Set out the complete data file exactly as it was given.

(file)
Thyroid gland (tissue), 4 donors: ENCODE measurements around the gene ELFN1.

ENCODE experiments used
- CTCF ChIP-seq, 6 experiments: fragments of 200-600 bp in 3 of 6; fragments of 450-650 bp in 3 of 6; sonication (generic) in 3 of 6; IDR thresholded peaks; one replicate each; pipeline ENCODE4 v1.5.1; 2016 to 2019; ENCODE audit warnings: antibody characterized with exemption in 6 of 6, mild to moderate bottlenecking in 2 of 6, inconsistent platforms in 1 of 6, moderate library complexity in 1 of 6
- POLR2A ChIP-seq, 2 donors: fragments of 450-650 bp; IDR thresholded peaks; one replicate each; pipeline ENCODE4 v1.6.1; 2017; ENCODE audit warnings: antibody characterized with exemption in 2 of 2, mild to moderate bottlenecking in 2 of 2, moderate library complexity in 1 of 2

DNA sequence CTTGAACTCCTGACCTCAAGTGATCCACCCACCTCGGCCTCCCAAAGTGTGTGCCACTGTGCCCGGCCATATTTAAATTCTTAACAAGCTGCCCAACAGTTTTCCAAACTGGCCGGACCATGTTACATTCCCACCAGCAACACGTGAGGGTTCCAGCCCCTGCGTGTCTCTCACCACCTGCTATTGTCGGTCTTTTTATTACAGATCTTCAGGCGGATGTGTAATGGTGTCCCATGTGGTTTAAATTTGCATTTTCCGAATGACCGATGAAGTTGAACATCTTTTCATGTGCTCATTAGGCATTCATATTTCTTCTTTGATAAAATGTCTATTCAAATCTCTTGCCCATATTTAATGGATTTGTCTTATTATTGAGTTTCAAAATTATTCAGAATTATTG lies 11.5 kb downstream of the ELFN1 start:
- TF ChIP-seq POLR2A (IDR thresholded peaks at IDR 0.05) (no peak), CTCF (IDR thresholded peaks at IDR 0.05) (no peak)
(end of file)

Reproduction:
Thyroid gland (tissue), 4 donors: ENCODE measurements around the gene ELFN1.

ENCODE experiments used
- CTCF ChIP-seq, 6 experiments: fragments of 200-600 bp in 3 of 6; fragments of 450-650 bp in 3 of 6; sonication (generic) in 3 of 6; IDR thresholded peaks; one replicate each; pipeline ENCODE4 v1.5.1; 2016 to 2019; ENCODE audit warnings: antibody characterized with exemption in 6 of 6, mild to moderate bottlenecking in 2 of 6, inconsistent platforms in 1 of 6, moderate library complexity in 1 of 6
- POLR2A ChIP-seq, 2 donors: fragments of 450-650 bp; IDR thresholded peaks; one replicate each; pipeline ENCODE4 v1.6.1; 2017; ENCODE audit warnings: antibody characterized with exemption in 2 of 2, mild to moderate bottlenecking in 2 of 2, moderate library complexity in 1 of 2

DNA sequence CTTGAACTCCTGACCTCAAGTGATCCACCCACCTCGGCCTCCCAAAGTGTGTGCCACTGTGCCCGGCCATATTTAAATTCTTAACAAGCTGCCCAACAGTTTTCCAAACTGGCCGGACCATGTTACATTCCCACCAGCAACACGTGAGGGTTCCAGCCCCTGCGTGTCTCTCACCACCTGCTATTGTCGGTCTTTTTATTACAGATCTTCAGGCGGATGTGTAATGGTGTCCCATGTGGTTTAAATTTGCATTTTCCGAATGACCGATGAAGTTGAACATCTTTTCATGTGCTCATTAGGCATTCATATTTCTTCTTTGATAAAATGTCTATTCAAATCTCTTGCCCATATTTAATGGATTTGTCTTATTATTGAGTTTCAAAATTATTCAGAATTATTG lies 11.5 kb downstream of the ELFN1 start:
- TF ChIP-seq POLR2A (IDR thresholded peaks at IDR 0.05) (no peak), CTCF (IDR thresholded peaks at IDR 0.05) (no peak)